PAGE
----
Ruby on Rails Cheat Sheet
We’ve been doing some Ruby on Rails development lately, in preparation for PagerTree 4, and we wanted to put together a Ruby on Rails Cheat sheet. This is a quick reference guide to common ruby on rails commands and usage.
Table of Contents:
- Ruby Syntax
- Rails Commands
- Rake Commands
- Rails Framework
- Useful Things
Hashes were one of the most confusing things to me when first starting ruby (not because they are a new concept, but because I found the syntax very hard to read). In newer versions, syntax is very similar to JSON notification. Just know there are two versions of syntax, an older and newer one.
Also, you can have symbols as keys for hashes, and they do not lookup the same values as strings.
Safe Navigation Operator
Instead of checking for nil or undefined values, you can use the safe navigation operator. There’s a nice article here that goes into more depth of explanation.
Evaluation and Output
Evaluation can be done with the
<% %> syntax and output can be achieved with the
<%= %> syntax.
You can render partials like so:
Common rails commands. (Note: “rails g” stands for “rails generate”)
||Generates model and migration files|
||Generates controller, model, migration, view, and test files. Also modifies
||Generates controller and view files. Useful if you already have the model|
Common rake commands for database management and finding routes.
||View all routes in application (pair with
||Seed the database using the
||Run any pending migrations|
||Rollback a database migration (add STEP=2 to remove multiple migrations)|
||Destroy the database, re-created it, and run migrations (useful for development)|
Migration Data Types
Filters are methods that are run “before”, “after” or “around” a controller action. See full action controller filters documentation for details.
Before filters are registered via the
before_action and can halt the request cycle.
Gusto has a really nice article one best practices for model callbacks.
This table references the ruby on rails documentation for active record callbacks. Check out the full documentation for other special callbacks like
|New Record||Updating Record||Destroying Record|
|after_commit / after_rollback||after_commit / after_rollback||after_commit / after_rollback|
A couple of basic (and most commonly used) queries are below. You can find the full documentation here.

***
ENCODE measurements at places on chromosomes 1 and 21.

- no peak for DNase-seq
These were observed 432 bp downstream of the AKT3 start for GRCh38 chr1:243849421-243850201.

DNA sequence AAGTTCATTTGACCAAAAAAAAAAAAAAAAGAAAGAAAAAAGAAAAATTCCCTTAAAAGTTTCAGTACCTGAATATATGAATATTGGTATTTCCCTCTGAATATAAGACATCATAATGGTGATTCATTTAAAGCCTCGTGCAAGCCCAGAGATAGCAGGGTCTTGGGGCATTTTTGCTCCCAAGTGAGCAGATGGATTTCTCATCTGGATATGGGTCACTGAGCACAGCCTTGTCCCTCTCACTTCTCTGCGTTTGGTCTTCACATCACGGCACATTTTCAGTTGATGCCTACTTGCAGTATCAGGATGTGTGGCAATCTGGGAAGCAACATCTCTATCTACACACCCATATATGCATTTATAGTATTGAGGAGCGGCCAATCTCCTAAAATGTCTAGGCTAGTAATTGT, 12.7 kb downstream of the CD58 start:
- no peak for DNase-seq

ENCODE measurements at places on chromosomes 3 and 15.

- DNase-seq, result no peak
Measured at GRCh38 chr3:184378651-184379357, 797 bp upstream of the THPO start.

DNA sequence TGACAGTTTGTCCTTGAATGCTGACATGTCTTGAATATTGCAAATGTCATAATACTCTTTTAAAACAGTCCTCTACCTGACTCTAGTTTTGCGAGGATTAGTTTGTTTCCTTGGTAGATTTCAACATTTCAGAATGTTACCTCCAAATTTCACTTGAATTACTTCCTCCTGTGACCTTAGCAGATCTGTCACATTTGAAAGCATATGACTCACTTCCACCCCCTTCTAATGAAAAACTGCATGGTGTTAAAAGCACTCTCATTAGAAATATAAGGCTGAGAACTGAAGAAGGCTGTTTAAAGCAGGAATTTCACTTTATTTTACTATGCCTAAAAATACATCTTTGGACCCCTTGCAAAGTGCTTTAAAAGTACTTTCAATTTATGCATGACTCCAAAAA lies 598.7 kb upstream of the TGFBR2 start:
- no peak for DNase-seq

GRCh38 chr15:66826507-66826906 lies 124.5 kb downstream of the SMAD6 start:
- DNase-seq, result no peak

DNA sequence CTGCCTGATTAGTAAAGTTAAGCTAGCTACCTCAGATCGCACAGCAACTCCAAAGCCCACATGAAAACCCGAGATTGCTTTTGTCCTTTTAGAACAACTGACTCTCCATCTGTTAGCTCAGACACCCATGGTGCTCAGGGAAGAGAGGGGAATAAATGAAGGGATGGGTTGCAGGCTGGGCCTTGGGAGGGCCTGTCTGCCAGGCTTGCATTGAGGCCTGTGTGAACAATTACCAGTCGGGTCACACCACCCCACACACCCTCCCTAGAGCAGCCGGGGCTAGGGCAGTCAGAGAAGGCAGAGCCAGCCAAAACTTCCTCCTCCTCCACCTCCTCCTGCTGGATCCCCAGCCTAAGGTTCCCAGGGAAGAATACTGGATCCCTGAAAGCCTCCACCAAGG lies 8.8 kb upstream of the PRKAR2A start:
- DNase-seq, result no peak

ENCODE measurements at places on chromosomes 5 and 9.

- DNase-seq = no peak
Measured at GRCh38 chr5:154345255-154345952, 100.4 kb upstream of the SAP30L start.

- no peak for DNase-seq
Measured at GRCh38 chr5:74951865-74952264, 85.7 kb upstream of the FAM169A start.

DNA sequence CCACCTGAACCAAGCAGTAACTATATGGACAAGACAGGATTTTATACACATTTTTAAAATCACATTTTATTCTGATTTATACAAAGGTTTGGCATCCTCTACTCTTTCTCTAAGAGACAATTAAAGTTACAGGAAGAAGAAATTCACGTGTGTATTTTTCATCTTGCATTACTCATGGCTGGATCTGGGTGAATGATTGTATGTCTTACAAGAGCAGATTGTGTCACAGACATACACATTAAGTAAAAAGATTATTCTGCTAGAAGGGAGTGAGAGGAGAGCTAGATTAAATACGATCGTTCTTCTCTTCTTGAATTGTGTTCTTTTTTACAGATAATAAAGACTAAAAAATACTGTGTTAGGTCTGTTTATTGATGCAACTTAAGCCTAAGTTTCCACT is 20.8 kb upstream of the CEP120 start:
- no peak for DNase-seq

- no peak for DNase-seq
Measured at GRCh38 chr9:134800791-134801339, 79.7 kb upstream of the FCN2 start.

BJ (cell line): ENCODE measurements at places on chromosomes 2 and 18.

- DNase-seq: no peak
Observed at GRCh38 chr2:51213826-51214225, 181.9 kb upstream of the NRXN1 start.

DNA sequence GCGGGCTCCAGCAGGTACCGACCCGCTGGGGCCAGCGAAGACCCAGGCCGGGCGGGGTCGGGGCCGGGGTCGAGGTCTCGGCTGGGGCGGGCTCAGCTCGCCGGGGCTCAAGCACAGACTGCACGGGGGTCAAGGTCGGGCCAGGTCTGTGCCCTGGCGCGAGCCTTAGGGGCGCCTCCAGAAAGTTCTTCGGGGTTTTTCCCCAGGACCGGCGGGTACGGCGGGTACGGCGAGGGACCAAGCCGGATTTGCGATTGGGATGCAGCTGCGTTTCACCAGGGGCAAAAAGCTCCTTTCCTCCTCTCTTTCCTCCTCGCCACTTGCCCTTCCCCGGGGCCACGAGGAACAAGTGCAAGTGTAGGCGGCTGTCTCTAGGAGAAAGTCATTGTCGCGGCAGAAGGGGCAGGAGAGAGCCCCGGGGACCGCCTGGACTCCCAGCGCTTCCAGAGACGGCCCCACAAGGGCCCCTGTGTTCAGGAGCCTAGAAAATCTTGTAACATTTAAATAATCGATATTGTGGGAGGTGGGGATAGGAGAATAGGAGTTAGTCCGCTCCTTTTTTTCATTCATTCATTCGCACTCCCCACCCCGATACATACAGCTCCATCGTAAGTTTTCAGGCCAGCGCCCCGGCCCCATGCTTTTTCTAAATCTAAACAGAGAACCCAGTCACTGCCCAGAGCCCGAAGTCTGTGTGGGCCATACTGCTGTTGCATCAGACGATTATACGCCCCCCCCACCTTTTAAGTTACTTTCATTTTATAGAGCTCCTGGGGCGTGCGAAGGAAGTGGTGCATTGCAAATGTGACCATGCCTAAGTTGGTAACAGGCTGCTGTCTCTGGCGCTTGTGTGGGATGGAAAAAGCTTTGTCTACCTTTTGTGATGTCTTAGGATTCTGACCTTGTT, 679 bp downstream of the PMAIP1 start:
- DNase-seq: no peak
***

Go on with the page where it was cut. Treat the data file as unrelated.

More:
||Find model by id|
||Find models where conditions|
||Find models where condition|
||Find models where condition not true|
||Get the first model in the collection (ordered by primary key)|
||Get the lst model in the collection (ordered by primary key)|
||Order your results or query|
||Select only specific fields|
||Limit and offset (great for pagination)|
Fastest Check For Existence
Additionally, you are likely to want to check for an existence of a condition many times. There are many ways to do this, namely present?, any?, empty?, and exists? but the
exists? method will be the fastest. This semaphore article explains nicely why
exists? is the fastest method for checking if one of a query exists.
Application configuration should be located in
config/application.rb with specific environment configurations in
config/environments/. Don’t put sensitive data in your configuration files, that’s what the secrets are for. You can access configurations in your application code with the following:
Application secrets are just that, secret (think API keys). You can edit the secrets file using the following commands
rails credentials:edit --environment=env_name. This will create files in the
config/credentials/ folder. You’ll get two files:
environment.yml.enc- This is your secrets encrypted - This can be put this into git
environment.key- This contains the key that encrypts the file - DO NOT put this into git.
Additionally, when deploying, the key inside the
environment.key file will need to be placed into the
RAILS_MASTER_KEY environment variable. You can then access secrets in your rails code like so:
A short list of gems, frameworks and education materials that I have found useful in my Rails journey.
- Acts as Tenant - Easy multi-tenancy for rails database models.
- Administrate - Rails engine for flexible admin dashboard.
- Devise - Flexible authentication system.
- Devise Masquerade - Provides “Login As” another user functionality for Devise.
- Faker - Generate fake data like names, addresses, and phone numbers. Great for test data.
- Hash Id - Expose a hashid instead of primary id to your users.
- Local Time - Display friendly client side local time.
- Lockbox - Encryption for database fields (model attributes).
- Pagy - Gold standard pagination gem.
- Rack Attack - Rack middleware (before Rails) for blocking & throttling.
- Recaptcha - A rails Google Recaptcha plugin - You’ll want this one especially for public facing forms to stop bot crawlers.
- Sequenced - Generate scoped ids (ex: per tenant ids for models, aka friendly id).
- Sidekiq - Redis backed background processing for jobs.
- Sidekiq Cron - A scheduler for Sidekiq (think running weekly email reports).
- Turbolinks - Makes web app feels faster (like single page application).
- Jumpstart Rails - A SaaS Framework already supporting login, payment (Stripe, Paypal, and Braintree) and multi-tenant setup.
- tailwindcss - A utility first CSS framework. Seems a little verbose at first, but you’ll really learn to love it. Just by reading the code, you’ll know exactly what the screen will look like.
- Go Rails - Ruby on Rails tutorials, guids, and screencasts.
I hope you find some value in this cheat sheet. There’s probably a lot I missed on here, so if you have something to add you can reach out to me on twitter and I will update the article with your suggestion.